Low growing vetch in open grassland on the side of a limestone hillside.
No interactions present.
Landgirl, please comment why you think it's not milk-vetch.
It's not a milkwort, due to the pea-type flowers. Both milkwort types grow in the area (Common and Chalk), and I'm familiar with them. I accept it might not be the milk-vetch, though. I'll get more detail tomorrow.
OK, photos are always more difficult than seeing the whole plant in the field, but my thinking was that the flowers look to have the two large coloured sepals of Milkwort, with the petals not visible yet. They don't look like pea flowers to me. Astragalus danicus has quite a dense head of pea flowers sitting in a cup of hairy sepals, and vetch-type leaves - I can't see any evidence of these. It does sometimes look a bit thin and weak, you could still be right!
Cheers, landgirl. The battery on my camera ran out just as I took this photo, or I would have taken shots of the foliage too. I'll post more tomorrow when it's recharged. I only spotted the flower when I was taking pictures of the fragrant orchid. Hope I didn't squish it.
I've confirmed this a purple milk-vetch with the local botanist. She was aware of the plant. I knew the plant was in the area, but I hadn't realised how special it is! I believe it has been notified to the county recorders.
Did you get any more pics?
Hi landgirl, no I couldn't get any today. This specimen is at the far end of the common and the weather got very wet on my way to it and I gave up (for today) I'm afraid. I was walking with the local ranger/botanist, who showed me the other examples I photographed today. She was aware of the particular plant I (think) I saw. I will get back to it. I know the plant is scarce nationally, but on Cleeve Common it's spreading probably due to the grazing program. This specimen is off the common, but the area is grazed by the same herd of cattle from time to time.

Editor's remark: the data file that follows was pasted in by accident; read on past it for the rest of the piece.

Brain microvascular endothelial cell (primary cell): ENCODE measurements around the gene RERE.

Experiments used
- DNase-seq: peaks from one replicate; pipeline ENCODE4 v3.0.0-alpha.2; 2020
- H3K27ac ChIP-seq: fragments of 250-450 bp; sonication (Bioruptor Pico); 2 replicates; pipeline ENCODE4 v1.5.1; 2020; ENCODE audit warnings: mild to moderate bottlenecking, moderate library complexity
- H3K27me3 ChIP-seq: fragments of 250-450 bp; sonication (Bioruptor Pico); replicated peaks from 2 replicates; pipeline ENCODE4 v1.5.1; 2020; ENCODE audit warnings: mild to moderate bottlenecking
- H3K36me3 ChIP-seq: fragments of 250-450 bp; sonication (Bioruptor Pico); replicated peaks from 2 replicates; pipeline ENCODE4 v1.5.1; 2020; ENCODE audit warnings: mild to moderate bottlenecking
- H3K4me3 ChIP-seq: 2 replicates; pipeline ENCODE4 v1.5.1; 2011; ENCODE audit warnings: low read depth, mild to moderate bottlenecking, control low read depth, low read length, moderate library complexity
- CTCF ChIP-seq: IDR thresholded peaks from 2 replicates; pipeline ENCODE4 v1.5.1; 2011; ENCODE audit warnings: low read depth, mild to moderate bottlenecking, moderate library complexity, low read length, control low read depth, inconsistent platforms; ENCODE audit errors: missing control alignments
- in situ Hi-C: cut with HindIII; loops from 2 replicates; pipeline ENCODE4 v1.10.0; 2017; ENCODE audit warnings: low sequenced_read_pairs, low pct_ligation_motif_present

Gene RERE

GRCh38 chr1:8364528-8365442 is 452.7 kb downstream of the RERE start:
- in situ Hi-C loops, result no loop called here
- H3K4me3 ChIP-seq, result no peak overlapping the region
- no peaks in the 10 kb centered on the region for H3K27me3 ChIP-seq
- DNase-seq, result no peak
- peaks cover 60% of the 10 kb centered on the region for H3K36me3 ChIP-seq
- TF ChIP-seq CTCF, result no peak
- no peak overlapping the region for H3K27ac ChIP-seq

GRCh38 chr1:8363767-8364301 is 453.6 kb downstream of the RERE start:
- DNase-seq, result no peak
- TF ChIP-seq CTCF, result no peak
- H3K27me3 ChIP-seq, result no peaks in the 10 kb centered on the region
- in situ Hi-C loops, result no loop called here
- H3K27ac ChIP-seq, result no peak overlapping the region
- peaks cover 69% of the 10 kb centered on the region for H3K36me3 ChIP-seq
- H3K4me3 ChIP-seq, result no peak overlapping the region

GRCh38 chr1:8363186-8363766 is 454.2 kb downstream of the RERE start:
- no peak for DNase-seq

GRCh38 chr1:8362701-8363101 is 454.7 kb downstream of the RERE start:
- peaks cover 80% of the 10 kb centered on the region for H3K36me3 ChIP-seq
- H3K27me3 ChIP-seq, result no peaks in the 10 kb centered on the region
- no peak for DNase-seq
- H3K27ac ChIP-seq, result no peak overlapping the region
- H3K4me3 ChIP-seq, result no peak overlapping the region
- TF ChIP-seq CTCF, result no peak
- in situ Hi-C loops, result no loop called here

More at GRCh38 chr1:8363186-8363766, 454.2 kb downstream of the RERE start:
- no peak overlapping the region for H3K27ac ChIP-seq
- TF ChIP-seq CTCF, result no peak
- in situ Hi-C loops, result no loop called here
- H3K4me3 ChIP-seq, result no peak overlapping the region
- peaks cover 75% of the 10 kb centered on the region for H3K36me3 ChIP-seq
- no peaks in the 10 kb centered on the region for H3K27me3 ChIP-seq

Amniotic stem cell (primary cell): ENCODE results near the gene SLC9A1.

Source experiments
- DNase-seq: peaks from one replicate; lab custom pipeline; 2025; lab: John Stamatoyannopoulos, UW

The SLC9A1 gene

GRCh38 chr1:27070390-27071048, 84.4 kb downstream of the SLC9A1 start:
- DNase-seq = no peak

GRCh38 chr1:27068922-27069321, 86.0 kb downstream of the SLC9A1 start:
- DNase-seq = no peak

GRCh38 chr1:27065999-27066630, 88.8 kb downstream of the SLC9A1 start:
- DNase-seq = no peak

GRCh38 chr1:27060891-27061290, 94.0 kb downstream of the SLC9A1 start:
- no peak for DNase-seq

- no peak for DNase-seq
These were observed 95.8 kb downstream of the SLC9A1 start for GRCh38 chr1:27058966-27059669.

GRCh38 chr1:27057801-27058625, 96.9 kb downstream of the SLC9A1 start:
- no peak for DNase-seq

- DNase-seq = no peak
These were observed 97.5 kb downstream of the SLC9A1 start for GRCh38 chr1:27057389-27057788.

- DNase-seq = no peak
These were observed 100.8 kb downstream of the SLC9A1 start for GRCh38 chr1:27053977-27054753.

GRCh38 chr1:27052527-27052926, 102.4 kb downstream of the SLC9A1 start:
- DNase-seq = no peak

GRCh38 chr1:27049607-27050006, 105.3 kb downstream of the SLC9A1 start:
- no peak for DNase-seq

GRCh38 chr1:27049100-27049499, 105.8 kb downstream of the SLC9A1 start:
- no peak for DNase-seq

I got back to this spot yesterday. I took ages to find the plant, because wherever I trod was close to a very nice plant (Fragrant and common spotted orchids, Birds foot trefoil, horseshoe vetch, self-heal, and both types of milkwort all in a two square metre patch). I have to admit I now agree this plant is a milkwort. Darn. I'll now spent ages looking for the vetch on this hill, one because I know it's there, and two because it is a stunning hill. Fragrant orchids by the thousand in nearby fields.
Thanks for the help.
Sounds like a wonderful site, wish it was closer to me!
Lat/Lng: 51.9186, -2.0174
OS grid ref: SO988244